Dee J

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About Dee J

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  1. If that's the sensor there already then all you need is a blank faceplate - normally available in most accessory styles. Drill and fit your sensor.
  2. That looks like a very common loop-in arrangement for a ceiling rose, and you'll need to reproduce those connections in a safe and appropriate way, using some othe connection method, maybe wago connections or choc-block terminal strip. If done neatly you might be able to conceal those connections within the new light fitting, or sometimes I resort to fitting a circular drywall box into the ceiling to contain the connections.
  3. Seems to be a plan to achieve a certain level of lighting around each room, using a minimum of lighting fixtures. But, lacking info on furnishing plans, useage patterns, and surface finishes. Equally seems to lack any concept of aesthetic. Looks more suited to commercial spaces.
  4. Aluminium or plastic windows often have a thermal break between inside and outside parts. Outer frame in contact with external building skin. Inner frame with internal building skin.
  5. Typically a single two-storey domestic residence is one 'fire zone' and thus does not require fire rated lights downstairs. If your house can have open stairs and doors without automatic closers then its one fire zone. Taller buildings, flats etc may well require fire rated fittings. Hth.
  6. One inline fan, y-join, two anti backdraft flaps, job done.
  7. Standard electrician's solution is some left over bonding coat plaster. Out of date bonding coat sets really quickly, so you don't have to hold the box in place very long before it's fixed.
  8. Slate is remarkably good. Just basic mid-grey Chinese slate with a matt surface. Unsealed it just seemed to work. Heat and stain resistant and any scratches seem to disappear. Main work surface in my previous house, still looked good after 10 years.
  9. A lot depends on the style of the house and build, and how much thought was given to cable routes through the structure. Consumer unit placed in the far corner of an outer wing eats up cable, as do impenetrable steels forcing tortuous routes. A wired thermostat in every room adds up too, as do wired multi-way switched lighting circuits.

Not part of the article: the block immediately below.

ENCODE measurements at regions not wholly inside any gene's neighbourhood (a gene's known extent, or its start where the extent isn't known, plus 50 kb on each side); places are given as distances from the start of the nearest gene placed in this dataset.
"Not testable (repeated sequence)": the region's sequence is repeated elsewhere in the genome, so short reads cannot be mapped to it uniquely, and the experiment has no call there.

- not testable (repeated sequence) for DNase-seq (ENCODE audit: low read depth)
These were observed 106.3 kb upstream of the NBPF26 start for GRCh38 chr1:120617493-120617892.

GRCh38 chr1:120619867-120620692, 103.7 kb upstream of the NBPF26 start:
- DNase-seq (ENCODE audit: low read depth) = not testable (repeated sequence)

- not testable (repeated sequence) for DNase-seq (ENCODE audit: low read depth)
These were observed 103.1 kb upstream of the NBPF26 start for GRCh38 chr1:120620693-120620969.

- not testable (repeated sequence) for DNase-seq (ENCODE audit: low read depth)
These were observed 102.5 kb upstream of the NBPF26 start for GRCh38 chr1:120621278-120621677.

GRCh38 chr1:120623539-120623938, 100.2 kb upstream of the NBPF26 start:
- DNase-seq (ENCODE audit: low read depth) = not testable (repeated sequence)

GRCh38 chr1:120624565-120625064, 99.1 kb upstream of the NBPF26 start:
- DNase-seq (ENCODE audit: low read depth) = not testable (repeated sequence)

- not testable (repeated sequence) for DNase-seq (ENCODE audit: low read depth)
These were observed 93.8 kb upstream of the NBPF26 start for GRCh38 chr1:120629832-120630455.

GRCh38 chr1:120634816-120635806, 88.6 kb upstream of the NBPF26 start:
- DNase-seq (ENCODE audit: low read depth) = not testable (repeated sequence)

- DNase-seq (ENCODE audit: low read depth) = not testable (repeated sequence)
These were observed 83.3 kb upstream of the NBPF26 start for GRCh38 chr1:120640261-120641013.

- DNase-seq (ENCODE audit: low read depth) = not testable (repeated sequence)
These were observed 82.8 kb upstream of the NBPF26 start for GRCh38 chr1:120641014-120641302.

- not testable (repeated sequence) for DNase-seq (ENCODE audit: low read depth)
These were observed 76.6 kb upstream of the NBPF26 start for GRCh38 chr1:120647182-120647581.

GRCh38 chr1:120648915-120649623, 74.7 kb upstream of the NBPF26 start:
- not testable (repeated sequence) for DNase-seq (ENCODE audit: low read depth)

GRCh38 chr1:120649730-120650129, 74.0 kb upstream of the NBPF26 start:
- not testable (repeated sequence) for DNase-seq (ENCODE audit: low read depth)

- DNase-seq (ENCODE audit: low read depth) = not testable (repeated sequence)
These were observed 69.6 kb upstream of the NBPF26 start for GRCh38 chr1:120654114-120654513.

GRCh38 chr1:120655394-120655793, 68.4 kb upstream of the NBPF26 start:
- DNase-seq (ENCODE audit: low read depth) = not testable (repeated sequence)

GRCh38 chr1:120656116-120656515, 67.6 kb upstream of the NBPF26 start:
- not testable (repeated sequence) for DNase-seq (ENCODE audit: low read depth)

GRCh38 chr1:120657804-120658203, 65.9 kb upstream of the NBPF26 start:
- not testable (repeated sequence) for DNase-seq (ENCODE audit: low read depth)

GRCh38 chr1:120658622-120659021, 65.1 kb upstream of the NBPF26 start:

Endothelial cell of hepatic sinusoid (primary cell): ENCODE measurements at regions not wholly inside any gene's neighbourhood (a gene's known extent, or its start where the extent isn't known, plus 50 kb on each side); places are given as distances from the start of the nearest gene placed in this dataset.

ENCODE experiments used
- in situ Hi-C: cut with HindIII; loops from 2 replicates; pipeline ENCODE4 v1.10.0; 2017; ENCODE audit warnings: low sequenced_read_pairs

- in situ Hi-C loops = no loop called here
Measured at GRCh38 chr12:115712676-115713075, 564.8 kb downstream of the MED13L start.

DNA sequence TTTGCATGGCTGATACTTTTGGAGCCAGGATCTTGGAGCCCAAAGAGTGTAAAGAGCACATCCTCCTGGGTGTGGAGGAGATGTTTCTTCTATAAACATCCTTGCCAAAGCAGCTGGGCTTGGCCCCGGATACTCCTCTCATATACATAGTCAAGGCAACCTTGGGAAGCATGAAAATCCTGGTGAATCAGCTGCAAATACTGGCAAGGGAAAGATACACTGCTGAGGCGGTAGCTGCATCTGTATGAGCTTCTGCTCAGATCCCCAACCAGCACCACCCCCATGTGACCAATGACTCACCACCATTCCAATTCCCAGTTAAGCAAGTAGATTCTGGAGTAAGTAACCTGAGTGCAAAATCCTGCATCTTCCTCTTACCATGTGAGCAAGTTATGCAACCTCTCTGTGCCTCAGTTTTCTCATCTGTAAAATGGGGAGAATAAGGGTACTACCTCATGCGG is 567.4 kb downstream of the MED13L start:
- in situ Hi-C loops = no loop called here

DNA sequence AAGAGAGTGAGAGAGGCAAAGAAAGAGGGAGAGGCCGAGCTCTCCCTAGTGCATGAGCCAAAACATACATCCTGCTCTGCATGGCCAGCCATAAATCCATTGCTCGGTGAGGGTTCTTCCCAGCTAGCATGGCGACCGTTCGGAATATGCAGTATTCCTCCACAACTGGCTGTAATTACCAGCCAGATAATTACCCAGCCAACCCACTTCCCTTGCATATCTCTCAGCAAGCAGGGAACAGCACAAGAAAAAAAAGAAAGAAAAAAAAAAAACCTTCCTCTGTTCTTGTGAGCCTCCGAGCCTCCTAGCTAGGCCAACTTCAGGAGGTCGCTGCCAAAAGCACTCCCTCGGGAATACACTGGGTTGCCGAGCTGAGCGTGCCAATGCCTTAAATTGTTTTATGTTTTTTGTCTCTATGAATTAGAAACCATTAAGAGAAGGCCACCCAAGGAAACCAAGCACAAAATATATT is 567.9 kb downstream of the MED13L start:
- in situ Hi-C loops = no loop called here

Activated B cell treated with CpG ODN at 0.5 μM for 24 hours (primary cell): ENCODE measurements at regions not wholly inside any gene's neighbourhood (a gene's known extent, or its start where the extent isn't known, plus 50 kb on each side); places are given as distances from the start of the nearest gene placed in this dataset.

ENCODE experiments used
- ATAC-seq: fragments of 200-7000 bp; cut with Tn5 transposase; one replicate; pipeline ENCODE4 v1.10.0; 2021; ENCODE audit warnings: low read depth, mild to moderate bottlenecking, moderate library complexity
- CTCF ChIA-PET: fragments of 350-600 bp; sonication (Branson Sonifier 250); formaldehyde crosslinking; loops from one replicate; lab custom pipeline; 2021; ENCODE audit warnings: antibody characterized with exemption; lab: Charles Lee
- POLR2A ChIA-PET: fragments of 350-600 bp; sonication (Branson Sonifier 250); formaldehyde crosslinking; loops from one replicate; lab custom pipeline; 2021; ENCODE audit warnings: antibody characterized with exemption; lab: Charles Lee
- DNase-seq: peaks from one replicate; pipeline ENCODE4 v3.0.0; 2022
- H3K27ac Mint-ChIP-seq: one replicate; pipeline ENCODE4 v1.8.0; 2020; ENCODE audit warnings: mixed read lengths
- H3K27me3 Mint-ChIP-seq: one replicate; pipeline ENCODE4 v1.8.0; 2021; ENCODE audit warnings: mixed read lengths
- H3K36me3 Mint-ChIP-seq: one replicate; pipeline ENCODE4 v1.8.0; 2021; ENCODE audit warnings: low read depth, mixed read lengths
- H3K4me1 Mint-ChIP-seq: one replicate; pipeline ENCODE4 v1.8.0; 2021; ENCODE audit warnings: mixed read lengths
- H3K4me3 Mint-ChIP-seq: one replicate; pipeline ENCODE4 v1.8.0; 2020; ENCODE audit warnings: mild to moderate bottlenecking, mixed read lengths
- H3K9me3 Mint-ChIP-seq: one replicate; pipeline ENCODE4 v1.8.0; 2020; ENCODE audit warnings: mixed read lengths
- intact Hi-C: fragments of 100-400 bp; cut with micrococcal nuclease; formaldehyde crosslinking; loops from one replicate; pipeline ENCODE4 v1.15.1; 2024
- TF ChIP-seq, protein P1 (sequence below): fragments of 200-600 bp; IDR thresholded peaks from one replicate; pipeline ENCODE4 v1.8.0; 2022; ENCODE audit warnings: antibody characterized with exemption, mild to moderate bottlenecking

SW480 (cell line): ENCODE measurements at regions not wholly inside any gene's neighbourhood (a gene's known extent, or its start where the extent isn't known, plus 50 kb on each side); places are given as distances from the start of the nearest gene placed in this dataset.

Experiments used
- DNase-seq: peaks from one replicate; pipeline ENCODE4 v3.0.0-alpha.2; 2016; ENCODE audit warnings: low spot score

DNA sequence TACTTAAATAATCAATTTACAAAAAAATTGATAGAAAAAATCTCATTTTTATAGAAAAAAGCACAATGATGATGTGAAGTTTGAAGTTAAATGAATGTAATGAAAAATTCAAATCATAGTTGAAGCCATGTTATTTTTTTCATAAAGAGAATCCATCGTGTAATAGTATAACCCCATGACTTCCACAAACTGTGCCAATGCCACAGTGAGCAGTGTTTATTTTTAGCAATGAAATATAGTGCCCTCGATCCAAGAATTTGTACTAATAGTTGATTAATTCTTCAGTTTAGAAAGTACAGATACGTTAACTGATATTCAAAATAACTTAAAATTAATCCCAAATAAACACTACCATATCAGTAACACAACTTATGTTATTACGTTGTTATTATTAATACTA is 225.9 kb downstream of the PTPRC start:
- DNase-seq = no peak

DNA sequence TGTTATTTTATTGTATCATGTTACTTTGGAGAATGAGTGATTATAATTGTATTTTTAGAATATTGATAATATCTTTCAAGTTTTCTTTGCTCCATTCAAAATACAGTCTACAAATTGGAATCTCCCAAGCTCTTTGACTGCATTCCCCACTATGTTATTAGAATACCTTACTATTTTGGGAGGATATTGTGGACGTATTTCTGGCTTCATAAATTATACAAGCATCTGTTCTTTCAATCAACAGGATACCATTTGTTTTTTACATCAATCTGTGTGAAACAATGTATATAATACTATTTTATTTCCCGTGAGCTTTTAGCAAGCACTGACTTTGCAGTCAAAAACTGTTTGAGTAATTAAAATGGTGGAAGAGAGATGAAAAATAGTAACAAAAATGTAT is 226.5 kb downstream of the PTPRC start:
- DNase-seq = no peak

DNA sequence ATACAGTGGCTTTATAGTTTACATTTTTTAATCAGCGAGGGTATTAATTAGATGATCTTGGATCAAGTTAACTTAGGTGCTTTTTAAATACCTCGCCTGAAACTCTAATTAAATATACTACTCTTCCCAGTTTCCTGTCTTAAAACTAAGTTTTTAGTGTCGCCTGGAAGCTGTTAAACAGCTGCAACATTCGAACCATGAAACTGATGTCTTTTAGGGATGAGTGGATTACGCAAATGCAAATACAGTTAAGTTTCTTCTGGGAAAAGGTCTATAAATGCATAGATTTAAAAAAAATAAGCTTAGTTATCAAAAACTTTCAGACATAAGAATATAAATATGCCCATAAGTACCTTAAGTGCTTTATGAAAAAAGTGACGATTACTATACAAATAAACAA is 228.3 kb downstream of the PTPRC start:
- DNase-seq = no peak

10. On friendly terms with any trades people? Get your friendly carpet fitter or whatever to sign in and give it a once-over and some discrete photography....
  11. Dee J

    Warm roof insulation

    If you have a void between two layers of insulation, do you ventilate it? If so do you ventilate to the cold side, with heat loss issues, or the warm side, with condensation issues? Or try to keep the void airtight? Isn't insulation simpler in one thickness?
  12. Rather than find the studs, locate the plasterboard screws with a powerful magnet. Far more precise.
  13. If you're on really good terms with your neighbour then I can't see how the party wall act would apply: The Party Wall etc Act 1996 provides a framework for preventing and resolving disputes in relation to party walls, boundary walls and excavations near neighbouring buildings. A building owner proposing to start work covered by the Act must give adjoining owners notice of their intentions in the way set down in the Act. Seeing as it's prime function is to manage relationships and avoid disputes. If you're both entirely happy about the development and there's planning consent then what else is needed. But I'm amazed your neighbour is so chill.
  14. So you want to attach steel to your neighbours property without a formal agreement? Sounds like a shaky proposition to me. And surely the purpose of using the steel is to avoid connection with the neighbours property and should be self supporting.
  15. See a lot of concrete panel builds in the Netherlands. Typically looks like passive slab, precast wall, floor and roof panels (with service conduits included). External insulation, then decorative cladding. Quite what the economics are I don't know but looks to be fast build. Think some of it might be just a culture/tradition thing. Many southern European countries use a lot of cast in situ stuff... we tend to use pre-fab timberframe +brick cladding. Each system has a very different skill mix, but all seem to produce reasonable builds at not dissimilar prices.